So the taps are closed again. Europe at this point is fed up with the whole situation - Serbia is reporting that their electric grid is straining under record demand as people use electricity for heat rather than gas, Hungary issued its first-ever smog alert in Budapest as people switch from clean-burning natural gas to oil to keep warm, while other countries report they have less than two weeks of natural gas left in their reserves (in the middle of winter, of course). They are demanding that Ukraine and Russia come to an agreement to end the standoff once and for all.

And while Russia has been bearing the brunt of the ill will over the gas dispute so far, it seems like Europe is starting to give Ukraine an equal share of the blame. Slovakian Prime Minister Robert Fico said, “Ukraine is losing the trust of European partners because of its behavior.”

Past the shipment agreement, Russia and Ukraine still need to negotiate a separate deal for Gazprom to supply Ukraine with gas for them to use domestically.
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Canadian report - oil sands and olympic villages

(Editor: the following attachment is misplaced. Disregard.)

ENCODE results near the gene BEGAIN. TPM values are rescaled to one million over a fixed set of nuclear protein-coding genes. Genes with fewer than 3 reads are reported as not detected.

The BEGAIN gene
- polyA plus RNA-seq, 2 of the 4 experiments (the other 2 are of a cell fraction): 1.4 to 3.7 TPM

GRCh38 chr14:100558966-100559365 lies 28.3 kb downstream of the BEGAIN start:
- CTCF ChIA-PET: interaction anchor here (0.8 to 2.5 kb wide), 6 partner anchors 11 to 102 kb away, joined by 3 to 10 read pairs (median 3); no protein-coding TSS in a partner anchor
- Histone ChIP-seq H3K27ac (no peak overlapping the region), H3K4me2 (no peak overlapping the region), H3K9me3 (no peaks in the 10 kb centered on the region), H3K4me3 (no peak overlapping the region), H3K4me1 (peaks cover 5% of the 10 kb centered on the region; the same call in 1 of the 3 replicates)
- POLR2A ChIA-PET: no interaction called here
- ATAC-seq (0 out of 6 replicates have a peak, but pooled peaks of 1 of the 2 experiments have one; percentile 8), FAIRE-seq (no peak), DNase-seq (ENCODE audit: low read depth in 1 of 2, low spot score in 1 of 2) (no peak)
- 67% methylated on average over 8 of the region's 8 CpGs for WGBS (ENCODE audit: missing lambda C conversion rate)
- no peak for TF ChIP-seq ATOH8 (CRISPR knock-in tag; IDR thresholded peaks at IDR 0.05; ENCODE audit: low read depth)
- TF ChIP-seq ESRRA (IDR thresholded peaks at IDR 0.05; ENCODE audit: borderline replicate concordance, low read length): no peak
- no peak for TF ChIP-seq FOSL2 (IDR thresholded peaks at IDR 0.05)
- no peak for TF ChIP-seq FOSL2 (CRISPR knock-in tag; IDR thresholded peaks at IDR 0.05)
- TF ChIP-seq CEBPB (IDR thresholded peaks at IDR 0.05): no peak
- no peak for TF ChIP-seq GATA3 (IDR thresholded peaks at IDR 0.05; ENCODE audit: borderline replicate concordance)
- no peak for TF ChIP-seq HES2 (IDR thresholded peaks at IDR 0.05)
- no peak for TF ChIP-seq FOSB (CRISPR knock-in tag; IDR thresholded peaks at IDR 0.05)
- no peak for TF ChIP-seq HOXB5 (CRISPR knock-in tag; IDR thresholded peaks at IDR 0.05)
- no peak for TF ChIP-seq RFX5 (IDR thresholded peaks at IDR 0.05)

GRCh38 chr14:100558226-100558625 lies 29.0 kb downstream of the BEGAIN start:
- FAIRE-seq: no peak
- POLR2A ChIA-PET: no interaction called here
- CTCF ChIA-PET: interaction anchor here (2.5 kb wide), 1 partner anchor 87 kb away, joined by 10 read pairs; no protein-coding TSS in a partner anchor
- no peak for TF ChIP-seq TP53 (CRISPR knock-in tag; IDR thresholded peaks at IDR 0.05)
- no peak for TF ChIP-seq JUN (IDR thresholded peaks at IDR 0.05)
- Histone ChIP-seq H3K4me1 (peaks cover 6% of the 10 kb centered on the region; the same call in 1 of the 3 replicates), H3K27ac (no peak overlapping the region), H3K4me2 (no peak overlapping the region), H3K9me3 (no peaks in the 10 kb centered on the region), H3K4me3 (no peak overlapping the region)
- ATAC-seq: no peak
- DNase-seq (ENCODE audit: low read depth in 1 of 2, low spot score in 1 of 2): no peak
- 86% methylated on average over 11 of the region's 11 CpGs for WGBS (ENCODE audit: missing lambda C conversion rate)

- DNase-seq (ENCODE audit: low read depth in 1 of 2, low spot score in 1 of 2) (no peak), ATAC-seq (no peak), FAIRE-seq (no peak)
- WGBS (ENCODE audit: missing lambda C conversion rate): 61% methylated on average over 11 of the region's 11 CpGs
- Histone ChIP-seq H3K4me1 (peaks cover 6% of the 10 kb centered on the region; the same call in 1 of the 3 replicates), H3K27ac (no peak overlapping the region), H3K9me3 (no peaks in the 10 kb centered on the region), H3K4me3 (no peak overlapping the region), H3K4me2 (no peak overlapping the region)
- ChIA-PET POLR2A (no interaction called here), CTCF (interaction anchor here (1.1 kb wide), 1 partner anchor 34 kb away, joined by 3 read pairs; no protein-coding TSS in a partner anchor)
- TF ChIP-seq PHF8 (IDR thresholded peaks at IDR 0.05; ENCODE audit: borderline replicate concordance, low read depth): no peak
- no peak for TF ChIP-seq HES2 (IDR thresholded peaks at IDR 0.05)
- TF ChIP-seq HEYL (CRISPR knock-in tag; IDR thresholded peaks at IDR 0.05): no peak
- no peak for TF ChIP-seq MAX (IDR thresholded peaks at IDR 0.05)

One item on the agenda when Barack Obama makes his first visit abroad as president has been revealed - Canada's Oil Sands.

Obama has made securing sources of clean energy one of the top priorities of his administration, but the oil sands though are far from clean. Instead of great pools of oil buried underground (say like you find in Saudi Arabia), in the Oil Sands, as the name implies, the oil is locked into deposits of clay and sand. So to get the oil out you have to mine the sand, like you would coal, then refine it into a sludge that you then refine again into useable oil. If it sounds like a messy process, it is. Native groups in Alberta (the heart of the Oil Sands region) have for years complained about the strip mining of their lands for sand and the pollution produced by the refining process.

Canadian Prime Minister Stephen Harper confirmed the Oil Sands would be on the agenda when he meets with Obama and says that he is committed to working with Obama on environmental issues.

Meanwhile, a little further to the west, the 2010 Winter Olympics in Vancouver could be running into trouble.

The city of Vancouver is desperately seeking funds to complete the Athlete's Village (where athletes stay during the games); they now need more than $400 million (in Canadian dollars) in additional funds to complete the project. The city is planning to ask the provincial government of British Columbia for a one-time exception to the city's charter to let them just borrow the money to finish the Village rather than having to put the issue to a public referendum, as the city charter states.